A Burlington woman who fraudulently obtained more than 8,000 hydrocodone pills has pleaded guilty in federal court.
Heather Smith Elliott, 41, misused a Duke University Medical Center neurosurgeon's prescription identification in the scheme to purchase the pills from CVS pharmacies in Alamance and Guilford counties. She pleaded guilty on Oct. 4 to controlled substance offenses and other crimes, according to a press release from acting U.S. Attorney Sandra J. Hairston.
Elliott pleaded guilty to two counts of obtaining hydrocodone pills, a Schedule II controlled substance, by use of forged and fraudulent prescriptions and one count of aggravated identity theft.
Court documents showed that Elliott forged and counterfeited approximately 132 prescriptions for hydrocodone. Each of these had the name and DEA number of a neurosurgeon at Duke University Medical Center. She forged prescriptions for friends and family members, including an ex-boyfriend, a former employee, her former husband, her son and a neighbor. None of these people were patients of the Duke neurosurgeon.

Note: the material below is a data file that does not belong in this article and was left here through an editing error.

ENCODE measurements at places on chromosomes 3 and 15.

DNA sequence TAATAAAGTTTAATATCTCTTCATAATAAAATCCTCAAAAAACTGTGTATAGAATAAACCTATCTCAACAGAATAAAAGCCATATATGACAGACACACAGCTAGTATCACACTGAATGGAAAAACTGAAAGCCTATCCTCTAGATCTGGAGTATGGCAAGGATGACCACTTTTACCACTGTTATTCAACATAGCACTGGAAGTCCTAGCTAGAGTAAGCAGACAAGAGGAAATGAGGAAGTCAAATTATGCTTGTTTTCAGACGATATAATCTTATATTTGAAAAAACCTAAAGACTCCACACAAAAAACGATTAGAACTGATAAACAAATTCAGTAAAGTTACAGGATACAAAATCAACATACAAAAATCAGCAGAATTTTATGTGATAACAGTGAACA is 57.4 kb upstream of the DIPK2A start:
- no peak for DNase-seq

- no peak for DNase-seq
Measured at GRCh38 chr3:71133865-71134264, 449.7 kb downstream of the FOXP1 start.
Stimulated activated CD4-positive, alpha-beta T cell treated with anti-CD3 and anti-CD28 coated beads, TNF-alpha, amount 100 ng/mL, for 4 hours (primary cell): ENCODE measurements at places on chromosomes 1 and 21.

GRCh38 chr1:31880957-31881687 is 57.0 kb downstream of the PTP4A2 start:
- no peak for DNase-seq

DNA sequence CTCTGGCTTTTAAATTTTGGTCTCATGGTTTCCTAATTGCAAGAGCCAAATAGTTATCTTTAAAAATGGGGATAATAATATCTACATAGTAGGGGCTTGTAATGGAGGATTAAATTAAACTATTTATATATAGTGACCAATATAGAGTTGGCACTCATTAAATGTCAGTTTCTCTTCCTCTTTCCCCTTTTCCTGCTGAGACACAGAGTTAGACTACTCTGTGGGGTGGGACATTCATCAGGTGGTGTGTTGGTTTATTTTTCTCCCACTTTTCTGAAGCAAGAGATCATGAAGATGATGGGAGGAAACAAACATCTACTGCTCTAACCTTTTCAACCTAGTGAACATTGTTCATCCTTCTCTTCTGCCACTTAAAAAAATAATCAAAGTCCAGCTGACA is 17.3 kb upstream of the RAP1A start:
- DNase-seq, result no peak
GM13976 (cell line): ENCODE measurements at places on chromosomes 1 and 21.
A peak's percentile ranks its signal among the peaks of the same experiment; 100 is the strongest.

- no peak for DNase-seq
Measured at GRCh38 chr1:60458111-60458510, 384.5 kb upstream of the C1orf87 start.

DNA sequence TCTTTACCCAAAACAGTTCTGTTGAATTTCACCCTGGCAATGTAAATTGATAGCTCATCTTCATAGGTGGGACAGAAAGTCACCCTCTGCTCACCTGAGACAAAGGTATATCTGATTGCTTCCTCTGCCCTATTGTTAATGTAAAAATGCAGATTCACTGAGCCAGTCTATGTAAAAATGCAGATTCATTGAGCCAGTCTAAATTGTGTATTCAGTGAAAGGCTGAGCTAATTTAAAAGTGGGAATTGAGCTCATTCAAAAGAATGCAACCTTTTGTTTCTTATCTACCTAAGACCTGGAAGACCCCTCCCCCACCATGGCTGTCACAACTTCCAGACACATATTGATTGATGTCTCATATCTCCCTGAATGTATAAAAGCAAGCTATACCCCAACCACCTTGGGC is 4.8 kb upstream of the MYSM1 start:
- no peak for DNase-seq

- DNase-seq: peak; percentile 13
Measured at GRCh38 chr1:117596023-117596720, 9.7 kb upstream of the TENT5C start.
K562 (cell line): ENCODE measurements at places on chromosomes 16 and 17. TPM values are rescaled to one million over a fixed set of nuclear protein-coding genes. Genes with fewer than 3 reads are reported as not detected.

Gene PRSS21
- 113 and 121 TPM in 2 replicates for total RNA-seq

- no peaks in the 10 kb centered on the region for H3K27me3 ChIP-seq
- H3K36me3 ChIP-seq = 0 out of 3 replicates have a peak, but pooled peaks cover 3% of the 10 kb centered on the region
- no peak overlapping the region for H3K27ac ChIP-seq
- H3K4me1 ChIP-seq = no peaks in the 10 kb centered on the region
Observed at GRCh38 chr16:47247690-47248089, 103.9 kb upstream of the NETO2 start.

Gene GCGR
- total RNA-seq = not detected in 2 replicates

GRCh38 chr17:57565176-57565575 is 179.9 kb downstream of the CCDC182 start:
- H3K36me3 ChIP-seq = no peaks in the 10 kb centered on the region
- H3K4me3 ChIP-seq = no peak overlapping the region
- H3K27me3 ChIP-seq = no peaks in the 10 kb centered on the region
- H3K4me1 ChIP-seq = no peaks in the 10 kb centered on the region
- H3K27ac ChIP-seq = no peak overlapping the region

Elliott also made use of a fraudulently obtained Bank of America credit card in the name of her former boyfriend to pay for at least one of the false prescriptions.
Obtaining a controlled substance through use of a fraudulent prescription is punishable by up to four years in federal prison. Wire fraud is punishable by up to twenty years in federal prison. Aggravated identity theft is punishable by two years in federal prison consecutive to any other prison sentences imposed by the court.
Elliott also faces a fine of up to $250,000. She will be sentenced Jan. 18, 2018.